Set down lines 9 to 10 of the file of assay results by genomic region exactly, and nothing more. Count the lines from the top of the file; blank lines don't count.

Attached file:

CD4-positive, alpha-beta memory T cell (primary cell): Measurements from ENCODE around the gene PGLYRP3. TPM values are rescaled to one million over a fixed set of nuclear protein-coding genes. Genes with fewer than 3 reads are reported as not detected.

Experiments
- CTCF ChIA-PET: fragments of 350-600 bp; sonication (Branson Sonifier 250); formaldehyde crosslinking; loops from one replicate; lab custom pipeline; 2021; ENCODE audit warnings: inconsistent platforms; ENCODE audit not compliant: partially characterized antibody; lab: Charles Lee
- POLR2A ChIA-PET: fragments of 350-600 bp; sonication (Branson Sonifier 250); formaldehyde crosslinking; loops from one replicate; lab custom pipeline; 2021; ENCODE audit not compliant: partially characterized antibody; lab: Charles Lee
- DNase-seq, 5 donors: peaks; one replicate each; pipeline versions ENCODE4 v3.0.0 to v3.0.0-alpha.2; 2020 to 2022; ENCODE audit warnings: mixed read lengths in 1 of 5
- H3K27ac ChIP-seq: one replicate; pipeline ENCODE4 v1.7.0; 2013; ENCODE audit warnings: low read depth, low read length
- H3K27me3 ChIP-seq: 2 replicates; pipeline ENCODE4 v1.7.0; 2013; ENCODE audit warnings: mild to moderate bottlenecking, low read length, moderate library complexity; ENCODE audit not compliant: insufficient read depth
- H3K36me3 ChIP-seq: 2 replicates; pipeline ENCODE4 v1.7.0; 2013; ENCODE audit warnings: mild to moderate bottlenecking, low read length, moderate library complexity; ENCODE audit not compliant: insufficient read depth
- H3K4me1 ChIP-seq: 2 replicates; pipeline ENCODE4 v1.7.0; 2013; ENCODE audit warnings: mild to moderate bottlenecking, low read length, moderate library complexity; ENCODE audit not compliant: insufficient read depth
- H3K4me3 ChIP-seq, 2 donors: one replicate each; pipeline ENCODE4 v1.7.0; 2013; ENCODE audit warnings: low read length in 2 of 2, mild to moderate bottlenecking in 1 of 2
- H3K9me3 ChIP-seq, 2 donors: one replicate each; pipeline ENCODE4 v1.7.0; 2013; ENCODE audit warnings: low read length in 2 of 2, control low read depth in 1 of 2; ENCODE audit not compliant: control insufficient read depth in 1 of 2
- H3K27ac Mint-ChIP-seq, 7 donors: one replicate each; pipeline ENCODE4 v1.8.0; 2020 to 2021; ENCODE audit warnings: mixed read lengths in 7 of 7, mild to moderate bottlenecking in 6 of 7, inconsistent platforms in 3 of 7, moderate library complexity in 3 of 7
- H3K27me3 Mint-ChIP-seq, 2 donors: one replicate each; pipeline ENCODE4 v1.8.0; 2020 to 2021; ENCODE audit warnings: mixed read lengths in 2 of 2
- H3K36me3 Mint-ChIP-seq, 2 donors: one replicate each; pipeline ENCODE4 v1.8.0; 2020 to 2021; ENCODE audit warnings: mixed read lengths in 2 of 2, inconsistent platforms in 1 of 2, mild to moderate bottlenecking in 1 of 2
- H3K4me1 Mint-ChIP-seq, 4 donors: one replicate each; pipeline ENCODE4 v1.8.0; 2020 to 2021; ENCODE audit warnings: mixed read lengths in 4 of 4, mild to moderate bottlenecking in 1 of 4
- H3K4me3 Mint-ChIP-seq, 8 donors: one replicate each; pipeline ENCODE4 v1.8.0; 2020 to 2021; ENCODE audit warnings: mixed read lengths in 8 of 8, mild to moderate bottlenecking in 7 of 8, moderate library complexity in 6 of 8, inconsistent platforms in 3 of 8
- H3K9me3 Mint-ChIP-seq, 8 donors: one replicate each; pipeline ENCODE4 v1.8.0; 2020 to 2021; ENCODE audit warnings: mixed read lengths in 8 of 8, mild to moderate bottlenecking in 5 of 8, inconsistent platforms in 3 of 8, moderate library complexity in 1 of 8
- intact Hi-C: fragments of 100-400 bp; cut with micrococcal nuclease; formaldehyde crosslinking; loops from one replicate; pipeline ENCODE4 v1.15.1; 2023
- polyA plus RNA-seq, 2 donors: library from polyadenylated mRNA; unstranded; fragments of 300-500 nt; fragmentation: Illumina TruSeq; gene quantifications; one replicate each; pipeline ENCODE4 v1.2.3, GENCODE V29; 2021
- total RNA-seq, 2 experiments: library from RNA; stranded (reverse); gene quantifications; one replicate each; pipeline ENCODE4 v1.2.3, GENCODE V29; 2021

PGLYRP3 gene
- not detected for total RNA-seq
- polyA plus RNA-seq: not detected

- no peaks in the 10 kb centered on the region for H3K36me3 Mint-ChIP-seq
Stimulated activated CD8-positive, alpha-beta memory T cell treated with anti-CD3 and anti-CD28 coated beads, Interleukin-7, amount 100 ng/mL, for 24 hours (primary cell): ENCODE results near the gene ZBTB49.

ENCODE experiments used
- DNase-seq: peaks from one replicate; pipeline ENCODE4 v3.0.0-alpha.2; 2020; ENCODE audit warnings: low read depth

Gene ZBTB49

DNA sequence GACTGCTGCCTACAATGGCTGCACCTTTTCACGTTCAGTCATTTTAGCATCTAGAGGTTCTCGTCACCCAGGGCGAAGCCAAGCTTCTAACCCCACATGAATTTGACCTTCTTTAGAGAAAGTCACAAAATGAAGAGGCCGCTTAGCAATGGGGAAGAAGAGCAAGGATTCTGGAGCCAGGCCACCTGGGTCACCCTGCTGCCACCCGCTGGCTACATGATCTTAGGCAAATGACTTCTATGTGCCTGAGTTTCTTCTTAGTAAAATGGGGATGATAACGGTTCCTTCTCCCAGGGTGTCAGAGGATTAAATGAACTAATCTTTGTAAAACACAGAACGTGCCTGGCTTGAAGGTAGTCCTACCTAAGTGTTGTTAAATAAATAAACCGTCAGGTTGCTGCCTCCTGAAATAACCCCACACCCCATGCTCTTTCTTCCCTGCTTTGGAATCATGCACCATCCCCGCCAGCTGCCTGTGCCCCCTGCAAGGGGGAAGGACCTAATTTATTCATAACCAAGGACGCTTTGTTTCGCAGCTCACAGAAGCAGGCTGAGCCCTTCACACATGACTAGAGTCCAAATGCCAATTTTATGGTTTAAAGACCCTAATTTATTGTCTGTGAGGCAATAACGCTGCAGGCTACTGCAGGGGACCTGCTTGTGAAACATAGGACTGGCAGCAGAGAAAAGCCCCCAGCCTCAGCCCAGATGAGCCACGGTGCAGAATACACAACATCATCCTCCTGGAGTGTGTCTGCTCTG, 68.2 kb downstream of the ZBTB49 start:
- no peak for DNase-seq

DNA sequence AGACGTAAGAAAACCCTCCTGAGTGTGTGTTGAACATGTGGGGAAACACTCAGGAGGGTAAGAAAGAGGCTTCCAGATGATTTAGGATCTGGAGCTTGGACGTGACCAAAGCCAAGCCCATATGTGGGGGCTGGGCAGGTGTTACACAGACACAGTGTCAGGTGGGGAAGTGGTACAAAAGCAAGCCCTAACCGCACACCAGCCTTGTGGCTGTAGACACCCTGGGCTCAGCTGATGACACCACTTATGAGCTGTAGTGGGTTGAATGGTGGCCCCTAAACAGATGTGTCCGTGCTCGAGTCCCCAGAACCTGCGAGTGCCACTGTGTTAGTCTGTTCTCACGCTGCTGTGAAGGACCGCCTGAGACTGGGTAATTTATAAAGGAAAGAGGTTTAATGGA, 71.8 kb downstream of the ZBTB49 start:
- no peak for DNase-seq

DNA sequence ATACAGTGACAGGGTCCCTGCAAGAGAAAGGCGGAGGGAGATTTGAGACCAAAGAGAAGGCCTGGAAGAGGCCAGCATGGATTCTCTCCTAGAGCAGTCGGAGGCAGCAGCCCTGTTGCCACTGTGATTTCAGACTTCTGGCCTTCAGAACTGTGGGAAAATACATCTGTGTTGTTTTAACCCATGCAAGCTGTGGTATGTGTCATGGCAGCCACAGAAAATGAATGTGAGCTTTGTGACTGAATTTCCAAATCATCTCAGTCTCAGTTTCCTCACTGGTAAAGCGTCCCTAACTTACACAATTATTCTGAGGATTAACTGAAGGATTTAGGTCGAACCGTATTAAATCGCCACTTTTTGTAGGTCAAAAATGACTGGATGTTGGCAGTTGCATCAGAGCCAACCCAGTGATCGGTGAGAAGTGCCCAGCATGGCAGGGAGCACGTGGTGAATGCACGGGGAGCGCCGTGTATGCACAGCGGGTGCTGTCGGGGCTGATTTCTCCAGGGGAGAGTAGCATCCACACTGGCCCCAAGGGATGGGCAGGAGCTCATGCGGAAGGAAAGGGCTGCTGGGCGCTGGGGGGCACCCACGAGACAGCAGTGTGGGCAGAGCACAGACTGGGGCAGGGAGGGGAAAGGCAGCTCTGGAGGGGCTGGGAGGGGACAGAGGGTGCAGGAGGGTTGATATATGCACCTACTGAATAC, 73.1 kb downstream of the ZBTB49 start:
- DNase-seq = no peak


- H3K4me1 ChIP-seq: 2 replicates; pipeline ENCODE4 v1.7.0; 2013; ENCODE audit warnings: mild to moderate bottlenecking, low read length, moderate library complexity; ENCODE audit not compliant: insufficient read depth
- H3K4me3 ChIP-seq, 2 donors: one replicate each; pipeline ENCODE4 v1.7.0; 2013; ENCODE audit warnings: low read length in 2 of 2, mild to moderate bottlenecking in 1 of 2